Monday, 18 May 2015

Lottery Boy by Michael Byrne


A fast-moving and gripping thriller with a powerful emotional engagement; this is a young boy’s story of loss and unbearable hope as he survives on London’s streets.
Reminiscent of Slumdog Millionaire, this contemporary adventure story set on the streets of London follows a boy whose luck is about to change. Since his mother's death, Bully has lost his old life. Living rough with his dog, Jack, he can’t imagine his future. But one day, in the last birthday card she ever gave him, he finds a winning lottery ticket, a last gift from his mum that suddenly offers such hope. If only he can get to his prize on time. Life is not that simple. Bully’s struggle to survive has just got a whole lot harder. They’re after him on the streets, everyone wants a piece of him. And even if he does claim all that money, will he really be winning what he needs the most?


Lottery boy is the story of Bully and his dog Jack. Bully is one of those lost kids who society ignores. His mother is dead and his step father isn't bothered. He feels like no one left cares for him and decides to leave home, go to London and take his chances on the street. As luck would have it whilst on the street he comes across a lottery ticket given as a gift to him by his dead mother worth millions but can't claim it himself and needs to find someone he can trust to claim it for him without stealing from him and he isn't quite sure if anyone he knows actually fits the bill. I wanted to scoop up Bully and look after him.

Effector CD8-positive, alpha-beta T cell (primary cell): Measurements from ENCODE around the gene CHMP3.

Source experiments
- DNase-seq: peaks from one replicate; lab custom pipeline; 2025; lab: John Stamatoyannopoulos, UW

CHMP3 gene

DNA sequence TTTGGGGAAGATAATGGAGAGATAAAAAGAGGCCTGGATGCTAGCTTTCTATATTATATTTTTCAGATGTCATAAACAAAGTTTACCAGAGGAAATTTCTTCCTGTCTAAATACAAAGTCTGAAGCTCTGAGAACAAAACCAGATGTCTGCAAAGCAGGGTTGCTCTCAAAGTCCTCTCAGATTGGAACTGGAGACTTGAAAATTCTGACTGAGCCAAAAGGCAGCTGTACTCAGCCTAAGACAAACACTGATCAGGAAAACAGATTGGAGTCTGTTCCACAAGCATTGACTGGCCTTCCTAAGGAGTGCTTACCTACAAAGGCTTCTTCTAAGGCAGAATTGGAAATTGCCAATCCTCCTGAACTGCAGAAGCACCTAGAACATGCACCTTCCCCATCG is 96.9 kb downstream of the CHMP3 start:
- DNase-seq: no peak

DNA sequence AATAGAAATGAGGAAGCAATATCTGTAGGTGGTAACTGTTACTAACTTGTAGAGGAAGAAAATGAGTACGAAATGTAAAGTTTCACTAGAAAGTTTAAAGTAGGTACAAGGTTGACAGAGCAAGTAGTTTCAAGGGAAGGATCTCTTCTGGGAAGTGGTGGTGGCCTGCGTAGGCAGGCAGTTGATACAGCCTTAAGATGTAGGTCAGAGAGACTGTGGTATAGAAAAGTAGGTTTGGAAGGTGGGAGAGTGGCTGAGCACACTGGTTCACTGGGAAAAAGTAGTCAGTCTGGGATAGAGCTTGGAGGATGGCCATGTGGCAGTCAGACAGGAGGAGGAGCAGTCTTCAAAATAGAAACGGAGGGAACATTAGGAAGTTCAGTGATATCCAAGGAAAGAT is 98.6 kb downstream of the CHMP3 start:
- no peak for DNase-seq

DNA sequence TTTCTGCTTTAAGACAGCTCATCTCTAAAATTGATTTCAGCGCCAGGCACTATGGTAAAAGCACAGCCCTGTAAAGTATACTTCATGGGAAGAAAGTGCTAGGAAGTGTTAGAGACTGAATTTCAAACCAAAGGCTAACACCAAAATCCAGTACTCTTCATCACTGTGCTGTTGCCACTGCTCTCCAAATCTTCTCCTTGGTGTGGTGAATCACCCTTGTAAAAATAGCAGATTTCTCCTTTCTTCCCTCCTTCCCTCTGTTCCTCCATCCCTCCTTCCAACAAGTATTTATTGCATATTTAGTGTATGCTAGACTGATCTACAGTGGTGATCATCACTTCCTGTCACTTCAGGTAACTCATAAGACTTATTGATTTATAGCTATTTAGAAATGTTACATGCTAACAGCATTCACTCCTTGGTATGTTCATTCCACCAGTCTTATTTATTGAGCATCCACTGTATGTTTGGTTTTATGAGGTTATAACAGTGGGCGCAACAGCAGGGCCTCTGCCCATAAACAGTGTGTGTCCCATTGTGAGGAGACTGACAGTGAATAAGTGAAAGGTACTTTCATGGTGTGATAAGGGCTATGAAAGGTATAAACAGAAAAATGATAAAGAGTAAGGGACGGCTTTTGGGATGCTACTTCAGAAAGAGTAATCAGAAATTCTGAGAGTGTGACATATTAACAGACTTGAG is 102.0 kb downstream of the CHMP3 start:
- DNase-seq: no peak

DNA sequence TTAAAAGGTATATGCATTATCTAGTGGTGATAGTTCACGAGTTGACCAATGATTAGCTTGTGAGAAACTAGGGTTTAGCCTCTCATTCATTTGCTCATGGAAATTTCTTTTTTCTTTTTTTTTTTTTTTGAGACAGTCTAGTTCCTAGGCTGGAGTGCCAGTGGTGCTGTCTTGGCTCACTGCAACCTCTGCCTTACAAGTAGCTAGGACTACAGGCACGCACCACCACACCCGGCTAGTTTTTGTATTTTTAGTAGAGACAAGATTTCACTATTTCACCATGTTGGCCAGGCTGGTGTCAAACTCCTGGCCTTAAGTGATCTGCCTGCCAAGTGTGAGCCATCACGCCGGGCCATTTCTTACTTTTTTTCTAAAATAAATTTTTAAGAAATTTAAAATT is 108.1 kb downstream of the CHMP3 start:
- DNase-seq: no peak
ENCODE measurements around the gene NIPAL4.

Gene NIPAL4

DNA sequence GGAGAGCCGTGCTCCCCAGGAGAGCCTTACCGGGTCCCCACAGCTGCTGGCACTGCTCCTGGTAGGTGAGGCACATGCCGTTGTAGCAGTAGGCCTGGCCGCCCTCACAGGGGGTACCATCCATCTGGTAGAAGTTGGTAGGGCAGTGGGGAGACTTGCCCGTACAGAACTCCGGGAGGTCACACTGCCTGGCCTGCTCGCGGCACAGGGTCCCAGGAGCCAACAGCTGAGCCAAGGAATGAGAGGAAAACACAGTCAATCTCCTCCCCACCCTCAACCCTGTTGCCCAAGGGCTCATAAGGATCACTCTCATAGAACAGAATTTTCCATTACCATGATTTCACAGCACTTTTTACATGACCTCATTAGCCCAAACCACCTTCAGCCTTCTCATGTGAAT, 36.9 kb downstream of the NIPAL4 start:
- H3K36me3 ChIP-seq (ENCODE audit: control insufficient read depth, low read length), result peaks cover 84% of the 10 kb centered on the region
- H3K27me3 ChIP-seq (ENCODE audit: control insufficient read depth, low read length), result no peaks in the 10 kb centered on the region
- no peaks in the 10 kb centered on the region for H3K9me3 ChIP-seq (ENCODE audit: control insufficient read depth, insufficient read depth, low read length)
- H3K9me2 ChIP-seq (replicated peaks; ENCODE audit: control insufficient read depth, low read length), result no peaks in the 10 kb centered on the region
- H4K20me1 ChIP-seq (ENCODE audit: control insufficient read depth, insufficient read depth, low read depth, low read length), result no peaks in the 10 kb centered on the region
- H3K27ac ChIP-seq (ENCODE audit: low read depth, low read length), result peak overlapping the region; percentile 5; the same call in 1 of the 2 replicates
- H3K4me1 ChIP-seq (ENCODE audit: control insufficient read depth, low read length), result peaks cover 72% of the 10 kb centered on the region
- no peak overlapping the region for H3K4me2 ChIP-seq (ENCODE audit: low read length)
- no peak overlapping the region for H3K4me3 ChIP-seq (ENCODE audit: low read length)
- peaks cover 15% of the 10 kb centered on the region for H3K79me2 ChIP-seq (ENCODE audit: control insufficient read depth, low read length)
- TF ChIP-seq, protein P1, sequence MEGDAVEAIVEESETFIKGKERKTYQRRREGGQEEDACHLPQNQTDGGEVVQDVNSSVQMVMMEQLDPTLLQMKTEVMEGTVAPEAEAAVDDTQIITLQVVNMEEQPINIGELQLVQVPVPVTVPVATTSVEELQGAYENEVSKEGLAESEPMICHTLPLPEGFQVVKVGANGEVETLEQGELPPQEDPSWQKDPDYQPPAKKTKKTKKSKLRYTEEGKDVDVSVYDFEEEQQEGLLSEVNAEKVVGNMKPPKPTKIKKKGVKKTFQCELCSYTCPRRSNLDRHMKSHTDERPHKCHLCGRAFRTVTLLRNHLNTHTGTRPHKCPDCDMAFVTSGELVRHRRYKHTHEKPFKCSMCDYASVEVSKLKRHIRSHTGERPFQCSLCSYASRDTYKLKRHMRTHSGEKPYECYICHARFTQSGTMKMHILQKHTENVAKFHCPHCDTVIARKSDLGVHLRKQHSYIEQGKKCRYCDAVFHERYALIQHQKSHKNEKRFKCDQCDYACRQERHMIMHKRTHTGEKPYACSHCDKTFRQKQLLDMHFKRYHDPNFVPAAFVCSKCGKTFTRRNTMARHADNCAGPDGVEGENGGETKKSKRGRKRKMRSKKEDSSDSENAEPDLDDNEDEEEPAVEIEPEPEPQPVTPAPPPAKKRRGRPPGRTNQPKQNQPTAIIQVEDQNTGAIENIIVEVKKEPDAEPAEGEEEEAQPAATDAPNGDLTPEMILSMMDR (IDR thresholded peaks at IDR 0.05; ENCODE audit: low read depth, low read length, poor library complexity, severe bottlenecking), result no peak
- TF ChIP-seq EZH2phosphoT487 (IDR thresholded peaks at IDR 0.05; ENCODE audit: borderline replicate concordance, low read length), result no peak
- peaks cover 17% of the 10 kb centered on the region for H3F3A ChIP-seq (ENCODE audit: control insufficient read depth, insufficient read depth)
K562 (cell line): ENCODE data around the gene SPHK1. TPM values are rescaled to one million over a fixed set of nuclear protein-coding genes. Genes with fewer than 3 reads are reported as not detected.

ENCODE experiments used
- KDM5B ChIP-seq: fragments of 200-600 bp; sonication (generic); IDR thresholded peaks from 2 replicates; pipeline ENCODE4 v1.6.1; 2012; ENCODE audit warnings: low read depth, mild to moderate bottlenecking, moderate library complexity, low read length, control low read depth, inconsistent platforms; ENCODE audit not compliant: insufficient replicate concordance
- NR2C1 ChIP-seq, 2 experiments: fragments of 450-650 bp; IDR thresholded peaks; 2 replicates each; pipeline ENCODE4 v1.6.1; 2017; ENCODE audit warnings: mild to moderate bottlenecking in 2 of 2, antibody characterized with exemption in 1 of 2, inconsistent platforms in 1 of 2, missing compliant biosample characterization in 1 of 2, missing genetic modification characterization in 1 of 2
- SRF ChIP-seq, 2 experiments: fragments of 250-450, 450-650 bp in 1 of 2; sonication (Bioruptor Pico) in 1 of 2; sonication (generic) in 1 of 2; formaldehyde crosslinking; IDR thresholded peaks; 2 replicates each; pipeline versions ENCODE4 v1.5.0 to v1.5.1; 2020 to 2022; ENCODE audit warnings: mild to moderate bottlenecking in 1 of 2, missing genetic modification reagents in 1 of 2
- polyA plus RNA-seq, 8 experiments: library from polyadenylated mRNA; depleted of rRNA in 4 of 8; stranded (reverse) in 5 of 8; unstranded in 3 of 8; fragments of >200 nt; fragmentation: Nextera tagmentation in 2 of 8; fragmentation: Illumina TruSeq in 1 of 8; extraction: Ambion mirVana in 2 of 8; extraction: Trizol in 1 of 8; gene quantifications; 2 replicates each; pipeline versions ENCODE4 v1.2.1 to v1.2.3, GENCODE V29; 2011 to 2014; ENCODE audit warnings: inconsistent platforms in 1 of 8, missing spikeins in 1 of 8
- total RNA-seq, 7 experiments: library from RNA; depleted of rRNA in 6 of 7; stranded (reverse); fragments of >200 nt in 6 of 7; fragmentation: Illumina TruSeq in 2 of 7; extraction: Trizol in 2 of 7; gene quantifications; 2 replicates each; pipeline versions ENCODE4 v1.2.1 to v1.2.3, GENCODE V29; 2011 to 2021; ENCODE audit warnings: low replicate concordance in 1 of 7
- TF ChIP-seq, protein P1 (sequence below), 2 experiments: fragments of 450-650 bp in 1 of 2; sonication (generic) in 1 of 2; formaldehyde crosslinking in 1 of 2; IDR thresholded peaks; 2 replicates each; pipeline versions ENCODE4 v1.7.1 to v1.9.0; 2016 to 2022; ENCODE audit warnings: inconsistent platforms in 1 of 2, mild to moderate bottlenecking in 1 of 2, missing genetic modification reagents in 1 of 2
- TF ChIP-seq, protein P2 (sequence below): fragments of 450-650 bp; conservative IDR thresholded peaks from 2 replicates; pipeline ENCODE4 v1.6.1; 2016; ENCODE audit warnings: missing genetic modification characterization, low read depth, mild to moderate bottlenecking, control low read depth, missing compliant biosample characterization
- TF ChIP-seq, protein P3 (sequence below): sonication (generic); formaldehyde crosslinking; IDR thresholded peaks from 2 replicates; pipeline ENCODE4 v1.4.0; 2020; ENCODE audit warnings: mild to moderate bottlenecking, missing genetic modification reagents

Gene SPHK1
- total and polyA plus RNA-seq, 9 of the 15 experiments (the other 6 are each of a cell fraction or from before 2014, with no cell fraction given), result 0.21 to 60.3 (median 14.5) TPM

For me this story is about the relationship between a boy and his dog. I loved the relationship and bond the two have between them. I'd happily read an entire series of the adventures Bully and Jack because the two of them together are utterly charming.

Once the story gets going the trouble Bully finds himself in is nail biting. Untrustworthy characters find out about the winning and are after him. The chase that follows is cinematic and showcase London and its landmarks gloriously.

Definitely a book I would recommend and well worth checking out.

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